In this episode, we’ll learn more about how Dan gambles with his time. We’ll also learn:

  • How did “gambling” with his time lead Dan to publish his exciting new graphic novel, Amazing Decisions: The Illustrated Guide to Improving Business Deals and Family Meals?
  • The creative process for Dan’s new graphic novel is a big departure from that of his research papers and books. How did he navigate the uncertainty when collaborating with an artist?
  • With everything Dan knows about human behavior, how does he design his habits, rituals and routines to optimize creative output and spark motivation?

This isn’t the typical conversation with the living legend of behavioral science, Dan Ariely. If you want to know more about his groundbreaking work on irrationality, check out our first conversation on episode 51.

A quick note here: Dan and I talk about “Timeful” a number of times throughout this conversation. If you’re not familiar, Timeful was a productivity app that Dan and I collaborated on. It later sold to Google and some of the Timeful features are integrated into Google Calendar.

Our Weekly Newsletter: Love Mondays

Start off each week with a dose of inspiration to help you make it as a creative. Sign up at: kadavy.net/mondayss

About Your Host, David Kadavy

David Kadavy is the author of The Heart to Start and Design for Hackers. Through the Love Your Work podcast and his Love Mondays newsletter, David explores what it takes to make it as a creative.

Follow David on:

Subscribe to Love Your Work Support the show on Patreon

Put your money where your mind is. Patreon lets you support independent creators like me. Support now on Patreon »

Sponsors

https://offgridmindfulness.com https://honeybook.com/loveyourwork

Show Notes: http://kadavy.net/blog/posts/dan-ariely/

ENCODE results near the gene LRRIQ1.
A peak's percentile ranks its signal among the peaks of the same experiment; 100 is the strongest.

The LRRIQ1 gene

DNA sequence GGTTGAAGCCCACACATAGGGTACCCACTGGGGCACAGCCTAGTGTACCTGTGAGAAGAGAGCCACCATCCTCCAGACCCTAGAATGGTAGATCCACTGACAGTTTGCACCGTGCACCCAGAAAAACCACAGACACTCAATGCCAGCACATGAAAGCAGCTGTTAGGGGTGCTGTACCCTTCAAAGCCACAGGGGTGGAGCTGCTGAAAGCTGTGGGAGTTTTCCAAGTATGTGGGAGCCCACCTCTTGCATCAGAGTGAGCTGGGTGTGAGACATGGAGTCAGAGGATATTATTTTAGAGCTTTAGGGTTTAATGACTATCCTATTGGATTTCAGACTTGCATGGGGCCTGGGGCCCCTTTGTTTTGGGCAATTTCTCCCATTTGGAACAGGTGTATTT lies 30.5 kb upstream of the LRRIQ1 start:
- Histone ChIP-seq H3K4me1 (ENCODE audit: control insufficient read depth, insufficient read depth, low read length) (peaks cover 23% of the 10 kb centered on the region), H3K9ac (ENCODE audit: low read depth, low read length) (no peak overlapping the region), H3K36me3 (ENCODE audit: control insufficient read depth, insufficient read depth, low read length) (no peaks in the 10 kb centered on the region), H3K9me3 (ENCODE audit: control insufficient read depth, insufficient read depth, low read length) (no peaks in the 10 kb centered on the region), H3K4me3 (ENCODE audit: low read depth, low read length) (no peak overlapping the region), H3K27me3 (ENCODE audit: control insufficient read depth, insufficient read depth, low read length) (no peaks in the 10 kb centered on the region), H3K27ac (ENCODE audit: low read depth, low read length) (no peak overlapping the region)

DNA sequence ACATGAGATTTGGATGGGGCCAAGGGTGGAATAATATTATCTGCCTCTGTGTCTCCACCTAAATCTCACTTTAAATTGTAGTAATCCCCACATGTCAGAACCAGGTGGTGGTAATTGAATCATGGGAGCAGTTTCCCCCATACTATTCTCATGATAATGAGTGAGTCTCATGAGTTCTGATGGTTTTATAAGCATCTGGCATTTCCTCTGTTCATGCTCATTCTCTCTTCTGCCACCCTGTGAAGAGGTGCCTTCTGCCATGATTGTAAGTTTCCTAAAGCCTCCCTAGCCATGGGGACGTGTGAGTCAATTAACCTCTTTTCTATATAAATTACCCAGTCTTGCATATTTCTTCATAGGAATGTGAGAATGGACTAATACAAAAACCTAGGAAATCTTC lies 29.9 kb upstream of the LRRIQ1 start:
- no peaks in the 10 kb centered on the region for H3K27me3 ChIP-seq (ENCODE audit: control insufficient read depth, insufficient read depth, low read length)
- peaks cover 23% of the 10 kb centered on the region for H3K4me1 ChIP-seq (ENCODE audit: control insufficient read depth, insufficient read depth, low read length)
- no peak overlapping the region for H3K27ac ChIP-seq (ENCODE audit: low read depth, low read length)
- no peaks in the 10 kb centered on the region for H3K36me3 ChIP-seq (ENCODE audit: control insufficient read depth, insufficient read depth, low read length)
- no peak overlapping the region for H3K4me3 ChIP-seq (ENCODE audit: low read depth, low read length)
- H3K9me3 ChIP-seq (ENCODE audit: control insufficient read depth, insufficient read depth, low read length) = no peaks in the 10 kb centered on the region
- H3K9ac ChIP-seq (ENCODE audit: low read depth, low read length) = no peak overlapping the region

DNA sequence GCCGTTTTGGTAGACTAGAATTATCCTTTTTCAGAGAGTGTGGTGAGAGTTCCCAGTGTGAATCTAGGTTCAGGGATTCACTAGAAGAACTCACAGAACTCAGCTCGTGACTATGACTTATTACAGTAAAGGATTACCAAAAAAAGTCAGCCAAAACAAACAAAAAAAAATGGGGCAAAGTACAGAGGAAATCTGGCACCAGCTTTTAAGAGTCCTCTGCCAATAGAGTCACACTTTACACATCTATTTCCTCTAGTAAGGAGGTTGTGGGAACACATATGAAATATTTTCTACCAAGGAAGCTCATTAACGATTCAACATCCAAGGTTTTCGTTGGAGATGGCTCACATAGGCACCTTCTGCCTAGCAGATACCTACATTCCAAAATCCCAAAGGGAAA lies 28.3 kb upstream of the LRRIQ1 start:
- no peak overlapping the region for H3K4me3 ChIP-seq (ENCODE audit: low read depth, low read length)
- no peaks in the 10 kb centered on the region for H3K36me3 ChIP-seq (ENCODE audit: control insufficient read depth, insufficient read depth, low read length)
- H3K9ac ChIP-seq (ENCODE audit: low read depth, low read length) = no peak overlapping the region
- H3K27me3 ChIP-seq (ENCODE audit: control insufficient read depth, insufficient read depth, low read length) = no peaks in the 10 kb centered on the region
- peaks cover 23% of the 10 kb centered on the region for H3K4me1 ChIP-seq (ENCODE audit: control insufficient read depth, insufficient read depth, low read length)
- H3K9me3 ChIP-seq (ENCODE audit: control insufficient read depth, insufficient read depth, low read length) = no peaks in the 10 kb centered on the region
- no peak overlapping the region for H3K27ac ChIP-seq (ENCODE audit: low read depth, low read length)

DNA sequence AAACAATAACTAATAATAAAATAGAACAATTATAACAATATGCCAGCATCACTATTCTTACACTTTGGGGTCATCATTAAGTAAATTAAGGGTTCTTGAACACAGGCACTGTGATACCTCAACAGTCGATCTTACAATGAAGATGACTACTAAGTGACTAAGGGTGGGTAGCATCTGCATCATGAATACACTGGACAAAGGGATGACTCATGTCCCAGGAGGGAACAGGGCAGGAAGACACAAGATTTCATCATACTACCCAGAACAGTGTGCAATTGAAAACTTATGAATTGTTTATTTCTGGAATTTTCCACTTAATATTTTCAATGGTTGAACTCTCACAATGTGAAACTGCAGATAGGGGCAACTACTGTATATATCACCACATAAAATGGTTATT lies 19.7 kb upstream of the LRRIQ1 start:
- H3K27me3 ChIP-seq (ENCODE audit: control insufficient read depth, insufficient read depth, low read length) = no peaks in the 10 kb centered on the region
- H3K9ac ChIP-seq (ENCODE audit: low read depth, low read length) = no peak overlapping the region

Nov 07 2019

55mins

Play

202. My Income Report (Patreon Preview)

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Over the past four years, I’ve been trying to “make it” as a creator. Yes, I was on my own for another eight years before that, but this past four years has been when I really doubled down on creating. To make the things I create not just a marketing tactic for some other thing. For the creations themselves to be the thing.

Each month for the past two years of this journey, I’ve been reporting my income on my blog, kadavy.net. Sometimes, it’s been pretty embarrassing. These aren’t your usual income reports, where someone reports making six or seven figures in a single month. These are the income reports of a creator struggling to make it.

This week, I’d like to give you a preview. This is a preview of something you get at some levels of Patreon backing. An audio version of my income report, delivered right to your favorite podcast app through your own private RSS feed.

These income reports are where I think out loud about why I do one thing, or why I don’t do another thing. Hear how I build this business. Hear the exact thinking behind my decision-making, as it happens.

This is the income report for August of this year. By the time you hear this, the income report for September will be out, too. If you’d like to hear it, just go to patreon.com/kadavy, and look for the proper backing level. I would appreciate your support so much.

New Weekly Newsletter: Love Mondays